Making Chromosomes Count ‘Update’ On Hate Speech Campaign #RaiseYourStandards
Making Chromosomes Count are pleased to share with you an update on our #RaiseYourStandards campaign which aims to drive forward changes to social media platforms to make them a safer place for the Down Syndrome Community.
Our team have been working hard on addressing the issue of hate speech towards people with Down Syndrome that is so prevalent on Twitter and are happy to report we have had two of our questions raised in the Houses of Parliament, by MP for Southampton, Royston Smith.
Mr. Smith tabled the following questions to the Department of Digital, Culture, Media and Sport on the 22nd June:
“To ask the Secretary of State for Digital, Culture, Media and Sport what recent discussions his Department has had with representatives of Twitter on moderating hate speech towards people with Down’s Syndrome” and “What plans he has to help ensure that people with Down’s Syndrome are able to use social media platforms without fear of bullying or harassment.”
As you can see from the answers provided below, our government is introducing new world-leading Online Harms legislation and will be establishing a new duty of care for online companies towards their users. This is a welcome move that we believe will begin to tackle the currently unacceptable hate speech we are seeing on a daily basis.
In further communication, Mr. Smith commented that by asking these questions Making Chromosomes Count “has further raised the profile of this important issue and I hope will influence planned reforms.”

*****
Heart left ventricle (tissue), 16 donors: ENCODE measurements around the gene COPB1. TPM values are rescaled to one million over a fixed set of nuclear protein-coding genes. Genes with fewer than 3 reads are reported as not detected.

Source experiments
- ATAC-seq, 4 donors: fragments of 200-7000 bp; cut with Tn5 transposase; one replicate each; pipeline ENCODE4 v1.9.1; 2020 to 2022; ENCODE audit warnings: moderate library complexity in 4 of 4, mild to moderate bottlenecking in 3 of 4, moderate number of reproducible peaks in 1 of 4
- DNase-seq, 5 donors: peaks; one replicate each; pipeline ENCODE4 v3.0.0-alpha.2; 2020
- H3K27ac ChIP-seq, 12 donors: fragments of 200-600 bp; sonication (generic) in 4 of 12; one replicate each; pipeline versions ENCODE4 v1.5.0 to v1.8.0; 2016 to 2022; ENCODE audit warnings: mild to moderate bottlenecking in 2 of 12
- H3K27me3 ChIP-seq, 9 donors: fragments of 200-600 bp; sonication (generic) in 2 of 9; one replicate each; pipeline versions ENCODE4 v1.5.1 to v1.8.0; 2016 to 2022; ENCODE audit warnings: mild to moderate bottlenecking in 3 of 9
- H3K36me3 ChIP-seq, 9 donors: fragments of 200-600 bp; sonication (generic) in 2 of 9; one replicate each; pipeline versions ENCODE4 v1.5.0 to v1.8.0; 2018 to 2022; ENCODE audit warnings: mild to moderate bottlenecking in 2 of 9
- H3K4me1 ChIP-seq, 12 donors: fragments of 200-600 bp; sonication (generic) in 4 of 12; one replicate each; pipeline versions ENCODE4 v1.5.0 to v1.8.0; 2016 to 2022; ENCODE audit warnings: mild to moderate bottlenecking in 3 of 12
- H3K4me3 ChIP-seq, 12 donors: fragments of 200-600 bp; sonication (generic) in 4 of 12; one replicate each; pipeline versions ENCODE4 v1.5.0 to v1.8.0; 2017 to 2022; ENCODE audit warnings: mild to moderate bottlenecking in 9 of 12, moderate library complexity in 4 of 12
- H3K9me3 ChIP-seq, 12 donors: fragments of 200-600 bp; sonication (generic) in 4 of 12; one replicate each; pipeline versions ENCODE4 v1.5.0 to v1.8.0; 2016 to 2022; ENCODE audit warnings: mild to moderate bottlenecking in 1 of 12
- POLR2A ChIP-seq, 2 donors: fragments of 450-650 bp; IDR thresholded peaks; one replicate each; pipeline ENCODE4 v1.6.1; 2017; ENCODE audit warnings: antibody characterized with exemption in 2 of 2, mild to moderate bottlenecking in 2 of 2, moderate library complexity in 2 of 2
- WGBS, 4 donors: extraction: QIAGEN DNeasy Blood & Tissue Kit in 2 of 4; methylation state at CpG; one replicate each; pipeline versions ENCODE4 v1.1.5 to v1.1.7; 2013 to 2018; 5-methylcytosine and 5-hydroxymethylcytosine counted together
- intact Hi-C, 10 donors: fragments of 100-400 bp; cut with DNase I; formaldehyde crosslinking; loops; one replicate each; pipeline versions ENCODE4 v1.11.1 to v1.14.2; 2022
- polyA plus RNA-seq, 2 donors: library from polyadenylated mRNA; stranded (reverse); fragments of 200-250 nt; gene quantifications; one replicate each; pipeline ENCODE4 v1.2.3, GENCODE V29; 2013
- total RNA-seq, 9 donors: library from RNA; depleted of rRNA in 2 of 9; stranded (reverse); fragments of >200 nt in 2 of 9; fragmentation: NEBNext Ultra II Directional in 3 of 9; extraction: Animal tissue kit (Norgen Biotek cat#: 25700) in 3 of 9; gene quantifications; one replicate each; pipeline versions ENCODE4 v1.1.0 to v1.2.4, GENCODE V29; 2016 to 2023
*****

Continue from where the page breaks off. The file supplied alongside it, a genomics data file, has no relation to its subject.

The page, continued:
Sarah Mayes, of Making Chromosomes Count states:
“I contacted my MP about #HateSpeech recently asking him to pose questions to Government about what was being done to make social media platforms a safe and abuse free environment for people with Down Syndrome. I felt compelled to do this after doing a simple Twitter search and being shocked at how Down syndrome was used to abuse, to mock and to insult Twitter users.
At Izzy’s age she is unaware that Down syndrome is used as a kicking ball on social media, but I felt a responsibility to safe guard her future. And to ensure our older Daughter is protected from seeing these vicious posts when she is old enough to use social media.
Finally, over the last two and a half years I have immersed myself in the Down Syndrome community and this means I now know plenty of families who value and cherish someone with Down Syndrome. And I felt I couldn’t allow those families to see the diatribe of language used about the people they love and value.
It was incredibly moving to receive a response from Royston Smith and I welcome and applaud his action in this area… Welcome to our community Royston!”
Making Chromosomes Count will continue to consistently raise awareness around the issue of online hate speech and keep pressing for change.
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